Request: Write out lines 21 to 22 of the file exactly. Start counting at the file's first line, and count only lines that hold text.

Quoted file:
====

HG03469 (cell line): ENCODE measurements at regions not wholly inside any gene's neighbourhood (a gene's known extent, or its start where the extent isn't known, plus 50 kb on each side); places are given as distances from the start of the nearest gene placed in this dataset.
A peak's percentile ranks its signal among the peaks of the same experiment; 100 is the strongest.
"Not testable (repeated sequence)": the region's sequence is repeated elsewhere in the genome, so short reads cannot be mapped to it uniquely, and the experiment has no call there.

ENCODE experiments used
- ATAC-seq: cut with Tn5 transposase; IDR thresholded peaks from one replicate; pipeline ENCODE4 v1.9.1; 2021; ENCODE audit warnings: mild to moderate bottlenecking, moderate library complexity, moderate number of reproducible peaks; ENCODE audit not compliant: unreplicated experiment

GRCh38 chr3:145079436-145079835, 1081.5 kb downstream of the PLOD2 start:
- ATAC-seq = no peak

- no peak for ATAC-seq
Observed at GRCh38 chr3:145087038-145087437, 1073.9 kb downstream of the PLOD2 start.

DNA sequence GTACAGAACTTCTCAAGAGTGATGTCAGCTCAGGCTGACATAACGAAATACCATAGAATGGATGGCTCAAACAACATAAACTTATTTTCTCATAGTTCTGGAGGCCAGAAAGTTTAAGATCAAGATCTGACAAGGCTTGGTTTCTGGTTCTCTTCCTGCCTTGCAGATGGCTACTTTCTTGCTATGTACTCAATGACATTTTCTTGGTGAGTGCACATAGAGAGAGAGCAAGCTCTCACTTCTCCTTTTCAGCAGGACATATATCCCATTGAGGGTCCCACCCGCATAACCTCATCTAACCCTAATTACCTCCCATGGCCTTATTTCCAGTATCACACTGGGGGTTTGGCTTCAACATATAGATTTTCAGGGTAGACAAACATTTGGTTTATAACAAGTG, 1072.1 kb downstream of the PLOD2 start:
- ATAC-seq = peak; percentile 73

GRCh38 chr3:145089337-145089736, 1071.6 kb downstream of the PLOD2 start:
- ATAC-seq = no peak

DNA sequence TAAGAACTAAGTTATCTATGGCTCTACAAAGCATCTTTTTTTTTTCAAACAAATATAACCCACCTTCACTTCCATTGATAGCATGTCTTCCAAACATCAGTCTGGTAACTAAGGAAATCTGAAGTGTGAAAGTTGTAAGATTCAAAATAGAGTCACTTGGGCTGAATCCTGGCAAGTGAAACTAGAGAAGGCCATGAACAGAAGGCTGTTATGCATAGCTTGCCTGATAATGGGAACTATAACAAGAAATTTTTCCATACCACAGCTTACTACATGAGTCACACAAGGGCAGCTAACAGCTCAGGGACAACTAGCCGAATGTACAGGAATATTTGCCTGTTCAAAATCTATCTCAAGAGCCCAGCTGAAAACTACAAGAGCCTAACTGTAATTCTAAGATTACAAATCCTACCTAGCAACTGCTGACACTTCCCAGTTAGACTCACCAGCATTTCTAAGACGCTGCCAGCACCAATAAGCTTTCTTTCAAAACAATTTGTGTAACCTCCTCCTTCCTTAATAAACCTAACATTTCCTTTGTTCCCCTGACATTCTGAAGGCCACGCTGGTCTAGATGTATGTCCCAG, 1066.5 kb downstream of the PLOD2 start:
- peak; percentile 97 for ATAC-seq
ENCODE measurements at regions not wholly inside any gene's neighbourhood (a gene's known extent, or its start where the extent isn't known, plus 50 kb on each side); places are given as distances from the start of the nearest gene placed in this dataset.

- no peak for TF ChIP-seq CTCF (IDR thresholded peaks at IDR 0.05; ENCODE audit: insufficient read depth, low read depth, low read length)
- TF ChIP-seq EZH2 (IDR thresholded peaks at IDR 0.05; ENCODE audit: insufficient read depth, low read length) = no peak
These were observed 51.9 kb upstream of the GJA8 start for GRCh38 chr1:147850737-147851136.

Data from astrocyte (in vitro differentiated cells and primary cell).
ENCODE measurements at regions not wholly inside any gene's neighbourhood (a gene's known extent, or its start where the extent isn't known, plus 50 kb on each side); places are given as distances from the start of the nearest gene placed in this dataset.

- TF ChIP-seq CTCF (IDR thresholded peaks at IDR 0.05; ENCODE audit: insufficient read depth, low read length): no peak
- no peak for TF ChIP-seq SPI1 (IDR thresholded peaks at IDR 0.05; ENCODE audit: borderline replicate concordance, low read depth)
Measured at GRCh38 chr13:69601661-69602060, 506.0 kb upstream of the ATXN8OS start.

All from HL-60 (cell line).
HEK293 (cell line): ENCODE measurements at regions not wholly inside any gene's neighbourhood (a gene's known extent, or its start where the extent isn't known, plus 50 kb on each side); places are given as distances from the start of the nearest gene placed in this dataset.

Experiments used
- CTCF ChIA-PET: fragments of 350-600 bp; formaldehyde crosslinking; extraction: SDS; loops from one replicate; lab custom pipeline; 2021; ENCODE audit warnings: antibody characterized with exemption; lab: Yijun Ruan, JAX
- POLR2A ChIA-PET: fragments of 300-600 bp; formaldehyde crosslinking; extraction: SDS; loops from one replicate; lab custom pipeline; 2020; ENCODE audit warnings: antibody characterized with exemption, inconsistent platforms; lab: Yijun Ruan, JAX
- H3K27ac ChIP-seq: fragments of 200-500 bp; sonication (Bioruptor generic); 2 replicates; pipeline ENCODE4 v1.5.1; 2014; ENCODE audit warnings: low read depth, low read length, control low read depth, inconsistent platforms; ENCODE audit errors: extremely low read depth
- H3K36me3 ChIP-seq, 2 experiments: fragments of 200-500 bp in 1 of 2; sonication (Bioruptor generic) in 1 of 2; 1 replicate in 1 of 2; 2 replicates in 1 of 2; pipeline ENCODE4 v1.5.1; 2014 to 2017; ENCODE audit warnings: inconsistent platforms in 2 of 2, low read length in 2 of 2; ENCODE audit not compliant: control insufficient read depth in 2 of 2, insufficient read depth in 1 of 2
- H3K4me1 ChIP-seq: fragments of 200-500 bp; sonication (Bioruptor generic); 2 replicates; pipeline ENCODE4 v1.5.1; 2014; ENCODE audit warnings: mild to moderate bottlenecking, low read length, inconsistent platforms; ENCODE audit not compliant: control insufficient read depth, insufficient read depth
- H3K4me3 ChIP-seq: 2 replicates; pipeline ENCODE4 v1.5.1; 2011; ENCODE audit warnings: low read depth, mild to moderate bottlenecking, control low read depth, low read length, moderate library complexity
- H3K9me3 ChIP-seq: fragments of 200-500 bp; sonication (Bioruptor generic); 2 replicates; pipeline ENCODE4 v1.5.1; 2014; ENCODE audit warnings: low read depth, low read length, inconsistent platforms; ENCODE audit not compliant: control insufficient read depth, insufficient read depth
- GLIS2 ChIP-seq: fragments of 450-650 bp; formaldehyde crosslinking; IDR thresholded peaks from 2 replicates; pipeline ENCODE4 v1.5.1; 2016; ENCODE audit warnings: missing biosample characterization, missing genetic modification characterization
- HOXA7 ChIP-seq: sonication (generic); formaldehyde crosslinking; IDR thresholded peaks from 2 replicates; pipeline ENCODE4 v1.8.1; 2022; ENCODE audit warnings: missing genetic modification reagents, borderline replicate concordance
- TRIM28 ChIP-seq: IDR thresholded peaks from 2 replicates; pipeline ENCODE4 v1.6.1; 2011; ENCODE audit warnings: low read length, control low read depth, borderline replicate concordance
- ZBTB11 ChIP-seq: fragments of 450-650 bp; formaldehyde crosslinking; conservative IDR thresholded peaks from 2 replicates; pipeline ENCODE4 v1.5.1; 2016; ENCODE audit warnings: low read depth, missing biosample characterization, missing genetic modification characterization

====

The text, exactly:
ENCODE measurements at regions not wholly inside any gene's neighbourhood (a gene's known extent, or its start where the extent isn't known, plus 50 kb on each side); places are given as distances from the start of the nearest gene placed in this dataset.

- TF ChIP-seq CTCF (IDR thresholded peaks at IDR 0.05; ENCODE audit: insufficient read depth, low read length): no peak